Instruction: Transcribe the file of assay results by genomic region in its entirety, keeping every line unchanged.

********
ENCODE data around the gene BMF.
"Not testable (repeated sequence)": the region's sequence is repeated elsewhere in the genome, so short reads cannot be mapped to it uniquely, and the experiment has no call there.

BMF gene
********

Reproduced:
ENCODE data around the gene BMF.
"Not testable (repeated sequence)": the region's sequence is repeated elsewhere in the genome, so short reads cannot be mapped to it uniquely, and the experiment has no call there.

BMF gene